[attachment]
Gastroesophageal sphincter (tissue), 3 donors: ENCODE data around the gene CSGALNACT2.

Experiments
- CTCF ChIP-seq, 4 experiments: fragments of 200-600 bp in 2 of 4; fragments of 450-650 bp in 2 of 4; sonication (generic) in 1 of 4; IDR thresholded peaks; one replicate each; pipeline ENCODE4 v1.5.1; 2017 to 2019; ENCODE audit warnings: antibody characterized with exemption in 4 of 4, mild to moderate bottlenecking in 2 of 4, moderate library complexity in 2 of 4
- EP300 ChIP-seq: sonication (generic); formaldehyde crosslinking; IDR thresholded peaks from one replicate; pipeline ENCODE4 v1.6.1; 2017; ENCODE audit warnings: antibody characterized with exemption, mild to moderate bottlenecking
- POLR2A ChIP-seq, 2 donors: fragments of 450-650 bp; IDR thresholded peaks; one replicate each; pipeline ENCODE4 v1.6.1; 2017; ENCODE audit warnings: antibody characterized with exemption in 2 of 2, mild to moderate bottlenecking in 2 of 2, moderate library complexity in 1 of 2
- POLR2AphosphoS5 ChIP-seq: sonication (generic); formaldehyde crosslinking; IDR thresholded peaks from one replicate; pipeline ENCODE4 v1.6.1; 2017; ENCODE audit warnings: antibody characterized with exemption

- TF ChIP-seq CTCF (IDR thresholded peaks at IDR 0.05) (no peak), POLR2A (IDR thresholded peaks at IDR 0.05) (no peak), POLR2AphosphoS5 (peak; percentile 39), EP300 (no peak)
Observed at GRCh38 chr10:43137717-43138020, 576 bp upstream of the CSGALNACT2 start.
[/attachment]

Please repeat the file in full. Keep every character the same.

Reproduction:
Gastroesophageal sphincter (tissue), 3 donors: ENCODE data around the gene CSGALNACT2.

Experiments
- CTCF ChIP-seq, 4 experiments: fragments of 200-600 bp in 2 of 4; fragments of 450-650 bp in 2 of 4; sonication (generic) in 1 of 4; IDR thresholded peaks; one replicate each; pipeline ENCODE4 v1.5.1; 2017 to 2019; ENCODE audit warnings: antibody characterized with exemption in 4 of 4, mild to moderate bottlenecking in 2 of 4, moderate library complexity in 2 of 4
- EP300 ChIP-seq: sonication (generic); formaldehyde crosslinking; IDR thresholded peaks from one replicate; pipeline ENCODE4 v1.6.1; 2017; ENCODE audit warnings: antibody characterized with exemption, mild to moderate bottlenecking
- POLR2A ChIP-seq, 2 donors: fragments of 450-650 bp; IDR thresholded peaks; one replicate each; pipeline ENCODE4 v1.6.1; 2017; ENCODE audit warnings: antibody characterized with exemption in 2 of 2, mild to moderate bottlenecking in 2 of 2, moderate library complexity in 1 of 2
- POLR2AphosphoS5 ChIP-seq: sonication (generic); formaldehyde crosslinking; IDR thresholded peaks from one replicate; pipeline ENCODE4 v1.6.1; 2017; ENCODE audit warnings: antibody characterized with exemption

- TF ChIP-seq CTCF (IDR thresholded peaks at IDR 0.05) (no peak), POLR2A (IDR thresholded peaks at IDR 0.05) (no peak), POLR2AphosphoS5 (peak; percentile 39), EP300 (no peak)
Observed at GRCh38 chr10:43137717-43138020, 576 bp upstream of the CSGALNACT2 start.